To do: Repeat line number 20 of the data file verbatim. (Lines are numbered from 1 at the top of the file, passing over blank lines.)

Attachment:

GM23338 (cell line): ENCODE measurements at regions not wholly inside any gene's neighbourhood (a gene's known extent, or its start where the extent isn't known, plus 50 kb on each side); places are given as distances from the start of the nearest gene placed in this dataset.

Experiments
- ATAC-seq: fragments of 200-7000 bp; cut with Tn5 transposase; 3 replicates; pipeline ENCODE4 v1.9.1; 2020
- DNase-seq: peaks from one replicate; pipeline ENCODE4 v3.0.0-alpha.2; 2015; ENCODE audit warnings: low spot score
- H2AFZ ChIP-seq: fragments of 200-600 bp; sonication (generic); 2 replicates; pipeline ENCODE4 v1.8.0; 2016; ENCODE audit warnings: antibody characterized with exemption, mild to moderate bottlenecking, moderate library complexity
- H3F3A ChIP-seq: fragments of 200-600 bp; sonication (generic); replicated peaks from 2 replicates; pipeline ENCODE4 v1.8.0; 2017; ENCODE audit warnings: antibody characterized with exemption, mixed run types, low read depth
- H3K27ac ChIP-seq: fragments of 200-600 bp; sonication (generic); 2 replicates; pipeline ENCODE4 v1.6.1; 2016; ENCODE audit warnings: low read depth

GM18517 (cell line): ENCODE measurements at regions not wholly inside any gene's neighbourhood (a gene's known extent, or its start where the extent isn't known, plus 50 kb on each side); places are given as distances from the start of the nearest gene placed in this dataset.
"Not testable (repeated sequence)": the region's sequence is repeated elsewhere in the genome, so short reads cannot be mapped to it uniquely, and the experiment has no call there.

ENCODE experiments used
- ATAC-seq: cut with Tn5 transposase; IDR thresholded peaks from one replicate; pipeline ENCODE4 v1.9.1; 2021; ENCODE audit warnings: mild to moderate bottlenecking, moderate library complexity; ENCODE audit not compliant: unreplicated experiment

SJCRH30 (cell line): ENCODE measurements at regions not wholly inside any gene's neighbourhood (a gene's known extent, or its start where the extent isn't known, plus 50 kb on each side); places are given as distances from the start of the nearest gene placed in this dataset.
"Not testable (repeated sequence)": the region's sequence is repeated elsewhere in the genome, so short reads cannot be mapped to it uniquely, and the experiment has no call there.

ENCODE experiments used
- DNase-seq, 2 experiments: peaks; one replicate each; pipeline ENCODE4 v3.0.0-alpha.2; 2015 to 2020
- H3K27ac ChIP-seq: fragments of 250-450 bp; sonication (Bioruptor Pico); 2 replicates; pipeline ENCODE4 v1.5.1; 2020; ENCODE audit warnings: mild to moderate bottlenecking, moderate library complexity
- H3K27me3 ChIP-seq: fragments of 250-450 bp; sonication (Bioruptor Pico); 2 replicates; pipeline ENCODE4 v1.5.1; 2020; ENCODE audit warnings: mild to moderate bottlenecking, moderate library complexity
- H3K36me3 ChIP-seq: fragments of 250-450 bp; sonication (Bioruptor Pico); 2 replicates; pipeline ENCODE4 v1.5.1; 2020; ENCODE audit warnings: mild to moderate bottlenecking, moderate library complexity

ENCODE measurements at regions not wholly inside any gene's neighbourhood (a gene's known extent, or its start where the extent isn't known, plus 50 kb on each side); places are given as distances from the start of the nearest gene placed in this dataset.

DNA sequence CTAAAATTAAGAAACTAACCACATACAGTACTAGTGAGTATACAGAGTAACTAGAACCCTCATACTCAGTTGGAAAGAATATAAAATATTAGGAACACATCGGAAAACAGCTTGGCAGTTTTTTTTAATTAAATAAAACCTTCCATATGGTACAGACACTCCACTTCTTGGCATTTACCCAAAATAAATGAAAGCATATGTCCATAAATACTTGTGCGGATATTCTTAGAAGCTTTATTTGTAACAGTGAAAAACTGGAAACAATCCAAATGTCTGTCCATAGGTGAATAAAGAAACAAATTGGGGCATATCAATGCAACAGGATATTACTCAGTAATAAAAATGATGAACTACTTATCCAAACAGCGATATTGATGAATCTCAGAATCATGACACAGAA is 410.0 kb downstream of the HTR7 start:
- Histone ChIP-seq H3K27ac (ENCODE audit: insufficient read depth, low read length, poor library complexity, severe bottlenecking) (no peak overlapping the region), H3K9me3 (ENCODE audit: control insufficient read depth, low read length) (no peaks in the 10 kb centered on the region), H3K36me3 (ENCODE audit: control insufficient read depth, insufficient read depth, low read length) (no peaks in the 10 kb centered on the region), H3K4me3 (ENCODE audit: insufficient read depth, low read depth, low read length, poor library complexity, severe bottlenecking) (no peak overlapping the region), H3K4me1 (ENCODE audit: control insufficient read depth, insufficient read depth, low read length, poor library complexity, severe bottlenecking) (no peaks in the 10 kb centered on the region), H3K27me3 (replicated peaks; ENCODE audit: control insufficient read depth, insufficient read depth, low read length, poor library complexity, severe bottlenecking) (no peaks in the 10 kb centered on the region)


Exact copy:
DNA sequence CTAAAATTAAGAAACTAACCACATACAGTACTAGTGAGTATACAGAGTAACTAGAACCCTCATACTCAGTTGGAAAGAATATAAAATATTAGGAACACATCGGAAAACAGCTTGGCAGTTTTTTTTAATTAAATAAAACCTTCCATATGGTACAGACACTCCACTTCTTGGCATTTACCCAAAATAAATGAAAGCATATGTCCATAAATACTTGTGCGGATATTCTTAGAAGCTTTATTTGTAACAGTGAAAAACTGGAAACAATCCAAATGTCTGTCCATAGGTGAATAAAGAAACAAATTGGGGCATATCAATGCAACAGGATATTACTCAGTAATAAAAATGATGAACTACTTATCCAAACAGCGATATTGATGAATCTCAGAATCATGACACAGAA is 410.0 kb downstream of the HTR7 start: